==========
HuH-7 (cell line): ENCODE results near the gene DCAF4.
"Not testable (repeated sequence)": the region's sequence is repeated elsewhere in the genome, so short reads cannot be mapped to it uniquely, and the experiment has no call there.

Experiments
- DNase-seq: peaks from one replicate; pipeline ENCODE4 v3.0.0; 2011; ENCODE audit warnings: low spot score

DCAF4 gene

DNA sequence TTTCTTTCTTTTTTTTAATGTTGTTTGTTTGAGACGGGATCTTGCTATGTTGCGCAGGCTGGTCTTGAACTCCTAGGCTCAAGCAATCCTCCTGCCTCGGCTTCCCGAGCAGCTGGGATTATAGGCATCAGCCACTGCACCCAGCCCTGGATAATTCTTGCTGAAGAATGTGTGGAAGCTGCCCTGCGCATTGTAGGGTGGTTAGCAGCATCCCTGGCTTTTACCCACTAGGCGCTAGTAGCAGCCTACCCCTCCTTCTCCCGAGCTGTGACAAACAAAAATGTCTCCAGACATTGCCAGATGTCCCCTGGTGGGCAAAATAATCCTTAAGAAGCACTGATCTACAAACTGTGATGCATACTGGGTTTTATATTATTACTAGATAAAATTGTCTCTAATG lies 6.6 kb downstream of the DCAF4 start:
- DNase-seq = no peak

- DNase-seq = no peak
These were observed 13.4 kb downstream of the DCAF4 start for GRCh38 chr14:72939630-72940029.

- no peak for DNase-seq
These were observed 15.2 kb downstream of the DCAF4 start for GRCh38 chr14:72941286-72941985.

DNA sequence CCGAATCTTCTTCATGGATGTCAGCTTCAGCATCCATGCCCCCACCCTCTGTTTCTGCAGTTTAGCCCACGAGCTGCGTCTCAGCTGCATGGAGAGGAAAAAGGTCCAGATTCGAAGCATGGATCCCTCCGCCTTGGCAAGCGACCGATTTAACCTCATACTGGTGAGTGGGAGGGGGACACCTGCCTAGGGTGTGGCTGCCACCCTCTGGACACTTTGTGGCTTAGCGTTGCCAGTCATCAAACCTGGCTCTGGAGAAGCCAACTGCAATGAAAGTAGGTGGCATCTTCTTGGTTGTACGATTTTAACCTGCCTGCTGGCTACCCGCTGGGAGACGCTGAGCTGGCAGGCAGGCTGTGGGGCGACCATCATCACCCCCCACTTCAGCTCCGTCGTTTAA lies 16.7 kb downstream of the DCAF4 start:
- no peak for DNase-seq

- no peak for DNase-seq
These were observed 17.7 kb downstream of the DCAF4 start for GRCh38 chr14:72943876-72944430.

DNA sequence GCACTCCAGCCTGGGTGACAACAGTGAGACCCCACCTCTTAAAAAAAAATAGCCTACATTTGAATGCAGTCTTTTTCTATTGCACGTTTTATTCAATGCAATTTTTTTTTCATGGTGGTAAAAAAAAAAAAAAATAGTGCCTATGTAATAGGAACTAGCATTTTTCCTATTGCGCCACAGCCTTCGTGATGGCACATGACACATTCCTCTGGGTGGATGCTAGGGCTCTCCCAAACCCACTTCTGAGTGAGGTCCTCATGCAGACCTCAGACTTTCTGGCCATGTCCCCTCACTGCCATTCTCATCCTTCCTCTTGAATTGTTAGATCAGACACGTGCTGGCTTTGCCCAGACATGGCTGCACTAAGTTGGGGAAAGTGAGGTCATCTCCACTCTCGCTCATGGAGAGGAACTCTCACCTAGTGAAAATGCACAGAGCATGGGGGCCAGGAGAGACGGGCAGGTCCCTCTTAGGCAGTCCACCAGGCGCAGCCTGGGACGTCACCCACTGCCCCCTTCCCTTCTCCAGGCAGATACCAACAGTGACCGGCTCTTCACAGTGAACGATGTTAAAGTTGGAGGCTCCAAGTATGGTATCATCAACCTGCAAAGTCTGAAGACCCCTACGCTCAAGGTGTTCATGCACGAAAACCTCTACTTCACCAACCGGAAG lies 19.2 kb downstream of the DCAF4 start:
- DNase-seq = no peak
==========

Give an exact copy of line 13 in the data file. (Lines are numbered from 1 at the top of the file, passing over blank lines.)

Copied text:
- no peak for DNase-seq